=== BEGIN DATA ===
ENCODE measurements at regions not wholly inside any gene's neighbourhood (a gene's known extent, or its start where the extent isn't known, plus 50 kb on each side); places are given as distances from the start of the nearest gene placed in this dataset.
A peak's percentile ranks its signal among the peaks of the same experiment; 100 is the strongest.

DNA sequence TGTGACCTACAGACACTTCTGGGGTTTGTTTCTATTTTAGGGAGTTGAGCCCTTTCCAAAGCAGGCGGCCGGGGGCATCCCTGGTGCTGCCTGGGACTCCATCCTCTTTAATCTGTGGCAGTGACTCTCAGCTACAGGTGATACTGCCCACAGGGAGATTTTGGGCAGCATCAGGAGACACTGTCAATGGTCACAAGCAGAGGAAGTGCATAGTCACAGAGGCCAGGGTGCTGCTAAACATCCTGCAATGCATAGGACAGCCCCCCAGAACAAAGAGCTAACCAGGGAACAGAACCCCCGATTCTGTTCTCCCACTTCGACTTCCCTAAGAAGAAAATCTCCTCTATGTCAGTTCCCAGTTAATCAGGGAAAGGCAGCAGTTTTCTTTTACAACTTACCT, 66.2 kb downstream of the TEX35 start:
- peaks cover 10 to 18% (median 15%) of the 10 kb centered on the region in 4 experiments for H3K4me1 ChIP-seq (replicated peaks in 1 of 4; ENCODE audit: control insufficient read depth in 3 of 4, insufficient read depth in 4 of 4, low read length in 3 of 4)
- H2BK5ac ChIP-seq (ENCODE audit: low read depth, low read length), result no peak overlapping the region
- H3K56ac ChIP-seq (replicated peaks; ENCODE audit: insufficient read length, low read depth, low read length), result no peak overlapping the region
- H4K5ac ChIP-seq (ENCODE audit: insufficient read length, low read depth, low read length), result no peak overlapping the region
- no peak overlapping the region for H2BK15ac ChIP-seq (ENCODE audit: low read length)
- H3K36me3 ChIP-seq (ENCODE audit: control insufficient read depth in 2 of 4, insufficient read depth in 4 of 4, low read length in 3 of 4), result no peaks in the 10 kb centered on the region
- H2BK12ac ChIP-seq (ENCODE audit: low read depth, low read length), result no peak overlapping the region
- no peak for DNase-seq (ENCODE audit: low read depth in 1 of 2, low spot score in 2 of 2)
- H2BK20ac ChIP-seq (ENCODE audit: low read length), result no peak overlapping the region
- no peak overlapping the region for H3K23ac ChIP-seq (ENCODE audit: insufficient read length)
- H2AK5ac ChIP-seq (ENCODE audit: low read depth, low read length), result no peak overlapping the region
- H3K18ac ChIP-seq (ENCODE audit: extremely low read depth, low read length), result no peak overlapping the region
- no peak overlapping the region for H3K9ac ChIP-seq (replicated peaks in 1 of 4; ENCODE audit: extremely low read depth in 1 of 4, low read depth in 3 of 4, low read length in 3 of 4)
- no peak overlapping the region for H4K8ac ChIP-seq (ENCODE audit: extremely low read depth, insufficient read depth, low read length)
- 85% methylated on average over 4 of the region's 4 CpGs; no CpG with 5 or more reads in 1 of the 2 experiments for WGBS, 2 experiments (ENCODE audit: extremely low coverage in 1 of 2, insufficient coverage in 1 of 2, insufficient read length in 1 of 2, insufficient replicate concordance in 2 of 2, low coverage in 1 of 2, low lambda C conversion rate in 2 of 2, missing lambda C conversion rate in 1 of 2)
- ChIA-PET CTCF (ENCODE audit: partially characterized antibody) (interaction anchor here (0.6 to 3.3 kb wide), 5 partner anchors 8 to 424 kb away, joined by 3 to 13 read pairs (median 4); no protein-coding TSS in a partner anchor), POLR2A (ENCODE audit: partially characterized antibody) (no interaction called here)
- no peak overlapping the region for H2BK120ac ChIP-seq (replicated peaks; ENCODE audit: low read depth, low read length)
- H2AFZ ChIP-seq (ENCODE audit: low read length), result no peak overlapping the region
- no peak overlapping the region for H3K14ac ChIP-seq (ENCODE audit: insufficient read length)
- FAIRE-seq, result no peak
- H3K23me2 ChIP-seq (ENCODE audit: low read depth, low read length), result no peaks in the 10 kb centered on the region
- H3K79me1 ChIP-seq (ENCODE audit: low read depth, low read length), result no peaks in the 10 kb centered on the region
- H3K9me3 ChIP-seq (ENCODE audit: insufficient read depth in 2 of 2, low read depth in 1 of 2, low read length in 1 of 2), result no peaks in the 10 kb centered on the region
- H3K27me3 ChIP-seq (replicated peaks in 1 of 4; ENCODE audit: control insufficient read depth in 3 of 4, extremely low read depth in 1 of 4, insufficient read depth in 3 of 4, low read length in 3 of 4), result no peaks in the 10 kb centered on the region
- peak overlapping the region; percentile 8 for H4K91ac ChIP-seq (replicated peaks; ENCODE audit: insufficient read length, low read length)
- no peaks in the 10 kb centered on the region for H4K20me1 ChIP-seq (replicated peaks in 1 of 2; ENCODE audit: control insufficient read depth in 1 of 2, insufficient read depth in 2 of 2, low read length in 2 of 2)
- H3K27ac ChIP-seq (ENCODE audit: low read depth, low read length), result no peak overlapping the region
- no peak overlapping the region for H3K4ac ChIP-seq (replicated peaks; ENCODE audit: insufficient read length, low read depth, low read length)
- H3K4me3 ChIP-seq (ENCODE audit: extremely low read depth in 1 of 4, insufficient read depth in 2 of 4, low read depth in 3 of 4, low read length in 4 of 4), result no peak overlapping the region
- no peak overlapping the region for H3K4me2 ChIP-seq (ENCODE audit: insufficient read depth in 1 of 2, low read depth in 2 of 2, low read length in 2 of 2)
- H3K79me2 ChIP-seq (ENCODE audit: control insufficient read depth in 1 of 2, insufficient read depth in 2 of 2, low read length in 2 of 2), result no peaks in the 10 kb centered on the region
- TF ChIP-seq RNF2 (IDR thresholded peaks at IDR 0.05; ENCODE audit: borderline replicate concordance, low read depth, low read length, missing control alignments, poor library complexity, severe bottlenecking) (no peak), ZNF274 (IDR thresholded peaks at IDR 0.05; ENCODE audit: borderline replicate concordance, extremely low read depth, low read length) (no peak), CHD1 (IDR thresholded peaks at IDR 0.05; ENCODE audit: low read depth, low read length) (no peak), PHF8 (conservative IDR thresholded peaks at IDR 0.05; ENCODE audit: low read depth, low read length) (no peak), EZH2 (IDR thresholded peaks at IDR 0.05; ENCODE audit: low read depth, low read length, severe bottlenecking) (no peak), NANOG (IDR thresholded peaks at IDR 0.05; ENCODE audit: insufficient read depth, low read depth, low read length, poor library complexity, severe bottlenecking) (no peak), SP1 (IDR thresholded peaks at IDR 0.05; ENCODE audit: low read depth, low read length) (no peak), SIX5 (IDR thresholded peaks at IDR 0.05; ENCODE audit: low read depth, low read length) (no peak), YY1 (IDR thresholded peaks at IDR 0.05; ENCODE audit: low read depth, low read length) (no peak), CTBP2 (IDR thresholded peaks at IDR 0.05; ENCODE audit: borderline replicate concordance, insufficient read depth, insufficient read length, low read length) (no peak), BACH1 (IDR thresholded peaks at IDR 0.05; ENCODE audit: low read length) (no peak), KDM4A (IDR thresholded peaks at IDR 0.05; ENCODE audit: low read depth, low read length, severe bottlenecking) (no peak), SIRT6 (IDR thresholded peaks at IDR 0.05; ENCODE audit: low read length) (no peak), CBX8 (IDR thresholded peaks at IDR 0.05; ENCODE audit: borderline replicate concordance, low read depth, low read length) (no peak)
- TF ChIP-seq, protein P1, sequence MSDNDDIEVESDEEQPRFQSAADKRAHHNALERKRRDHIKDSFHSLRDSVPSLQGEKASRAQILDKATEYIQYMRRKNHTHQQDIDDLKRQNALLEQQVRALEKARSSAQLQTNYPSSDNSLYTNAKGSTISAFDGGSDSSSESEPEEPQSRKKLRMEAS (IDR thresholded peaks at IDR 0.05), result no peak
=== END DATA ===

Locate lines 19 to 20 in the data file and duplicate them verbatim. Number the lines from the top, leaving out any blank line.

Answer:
- ChIA-PET CTCF (ENCODE audit: partially characterized antibody) (interaction anchor here (0.6 to 3.3 kb wide), 5 partner anchors 8 to 424 kb away, joined by 3 to 13 read pairs (median 4); no protein-coding TSS in a partner anchor), POLR2A (ENCODE audit: partially characterized antibody) (no interaction called here)
- no peak overlapping the region for H2BK120ac ChIP-seq (replicated peaks; ENCODE audit: low read depth, low read length)